Forum for student expression since 1977

The Patriot Press

Forum for student expression since 1977

The Patriot Press

Forum for student expression since 1977

The Patriot Press

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TikTok Ban: not justified

TikTok is an app of seconds-long videos with endless possibilities: funny pet videos, life-changing food hacks, and dances like the Renegade.

To teenagers, the escape from reality through the short-form entertainment of TikToks is the essence of the platform. To the dismay of U.S. legislators, TikTok, through its distant relationship with China, is an app covertly threatening national security.  

On March 13, the House of Representatives passed a bill to ban TikTok, a social media app popular among teenagers for high engagement yet concerns adults the most of all. 

Awaiting further approval by the Senate and the President of the United States, the ban would essentially force the Chinese owners of TikTok to either sell their platform to an American company or completely ban the use of TikTok in the U.S. 

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Bipartisan support for the ban is fueled by concerns that China could gain access to Americans’ data through TikTok and or use its influential algorithm to spread misinformation across the nation. 

As fellow teenagers and TikTok users, Liberty’s Journalism class assessed TikTok’s ban based on several factors. We ultimately concluded that it hardly had proper justifications and failed to acknowledge TikTok’s true harm to U.S. citizens. 

The ban solely rests on the basis that despite being a widely popular and successful app, TikTok is Chinese owned; however, putting this into perspective, a similar discriminatory perspective against people rather than an app would be considered an injustice.  

It feels like the government is extending its prejudice against China to more than just its status as a country. Now, companies are getting caught in the crossfire. 

“The motivation behind the ban feels somewhat xenophobic,” one senior writer said. 

TikTok is being targeted only because of its owners’ nationalities. While the ban is technically justified by the app’s potential for data collection against the U.S., several other American-owned social media companies are doing the same thing but aren’t being reprimanded like TikTok is. 

“If we banned TikTok, we should ask ourselves: what’s the difference between banning this app that collects information and continuing to use other apps like Meta that might be collecting information too?” one editorial board member said. “If we decide to ban TikTok, we need to evaluate all other apps too.” 

Evidently, the prohibition of TikTok fails to address the root of protecting Americans’ digital data. 

Additionally, while politicians are focusing on the potential for TikTok’s algorithm to spread propaganda, the algorithm is already affecting teenagers in more harmful ways. Why is mental health not a priority or substantial reason for the ban of TikTok? 

Teenagers across the nation are becoming addicted to TikTok’s short-form content. 

“The comparison between TikTok and Instagram reels shows that TikTok’s algorithm is much more engaging,” one editor said.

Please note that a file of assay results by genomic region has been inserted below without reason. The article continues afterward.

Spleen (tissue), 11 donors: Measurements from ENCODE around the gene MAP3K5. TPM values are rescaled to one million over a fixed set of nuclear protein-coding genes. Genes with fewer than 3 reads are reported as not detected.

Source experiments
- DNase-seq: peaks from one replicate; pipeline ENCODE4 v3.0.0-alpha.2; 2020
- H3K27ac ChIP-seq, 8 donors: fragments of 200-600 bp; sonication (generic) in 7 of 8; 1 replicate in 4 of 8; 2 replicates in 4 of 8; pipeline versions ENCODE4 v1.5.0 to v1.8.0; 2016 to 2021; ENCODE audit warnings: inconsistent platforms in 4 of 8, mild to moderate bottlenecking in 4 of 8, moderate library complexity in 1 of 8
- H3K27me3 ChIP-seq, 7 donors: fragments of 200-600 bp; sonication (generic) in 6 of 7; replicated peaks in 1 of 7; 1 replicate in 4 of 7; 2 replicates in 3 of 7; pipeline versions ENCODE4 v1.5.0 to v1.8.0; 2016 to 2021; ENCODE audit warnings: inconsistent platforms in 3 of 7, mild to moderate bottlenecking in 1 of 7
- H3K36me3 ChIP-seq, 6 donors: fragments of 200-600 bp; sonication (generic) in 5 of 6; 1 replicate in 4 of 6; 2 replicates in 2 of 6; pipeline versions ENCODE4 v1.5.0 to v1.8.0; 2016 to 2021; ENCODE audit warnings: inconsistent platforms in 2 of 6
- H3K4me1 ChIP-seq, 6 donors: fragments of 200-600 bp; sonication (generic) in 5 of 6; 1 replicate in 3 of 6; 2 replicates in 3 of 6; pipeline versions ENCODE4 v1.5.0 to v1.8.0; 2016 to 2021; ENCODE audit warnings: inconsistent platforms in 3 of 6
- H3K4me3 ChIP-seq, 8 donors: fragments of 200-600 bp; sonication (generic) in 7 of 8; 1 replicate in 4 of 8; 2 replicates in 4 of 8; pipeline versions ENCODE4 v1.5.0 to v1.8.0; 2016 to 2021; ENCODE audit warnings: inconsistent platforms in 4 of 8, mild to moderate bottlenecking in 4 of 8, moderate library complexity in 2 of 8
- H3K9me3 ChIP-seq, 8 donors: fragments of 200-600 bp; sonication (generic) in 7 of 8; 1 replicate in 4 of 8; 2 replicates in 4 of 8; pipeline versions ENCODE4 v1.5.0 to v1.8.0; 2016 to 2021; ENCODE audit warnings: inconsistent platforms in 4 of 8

“It’s very stimulating in a way that makes you want to keep chasing the dopamine,” one staff writer said. 

Even if the ban proceeds, it doesn’t guarantee a solution to the extensive grasp short-form content has on American teenagers. 

Hence, although teenagers are likely the most impacted by the possibility of the TikTok ban, the issues they face aren’t even being addressed with the legislation in pursuit. 

As the presidential election approaches this November, in theory, the voices of young adults should be heard more clearly. In reality, the election, filled with opposing viewpoints on the ban of TikTok, is proving to be rather unrepresentative of young voters’ interests. Many seniors and some juniors at Liberty are in difficult positions regarding their voting choices. 

“Both sides are looking at TikTok from the wrong perspective,” one senior writer said. “For them, it’s about national security, but when I think about social media, I look at the impacts it has on mental health and how social media companies are trying to exploit us.” 

As a result of this, some teenagers feel that TikTok’s ban is inessential to current politics. 

“If the priority of any politician is to ban TikTok, it would impact whether or not I trust them to handle issues in our government,” one senior writer said. 

And some feel that the ban is utterly uncharacteristic of the presidential candidates. 

“The ban won’t really affect how I vote,” one editorial board member said. “The candidates wanting to ban TikTok have switched, and it just feels like they are trying to collect votes by doing the opposite of what their opponent is doing.”  

Ultimately, the ban of TikTok, an app heavily tied to the lives of teenagers and young adults, lacks the intent to solve the actual issues of its users and is virtually perpetuating prejudice against another country. 

Sources:

https://www.nytimes.com/2024/03/13/technology/tiktok-ban-law-congress.html

https://www.nytimes.com/2024/03/13/technology/tiktok-bill-whats-next.html

https://www.nytimes.com/2024/03/13/technology/tiktok-ban-house-vote.html

https://www.nytimes.com/2024/03/11/us/politics/trump-tiktok-ban-cnbc.html

 

About the Contributor
Hellen Chung
Hellen Chung, Opinion Editor
Hellen Chung is a junior at Liberty High School and Opinion Co-editor for the Patriot Press. In her free time, she enjoys listening to music, binging TV shows, and eating good food.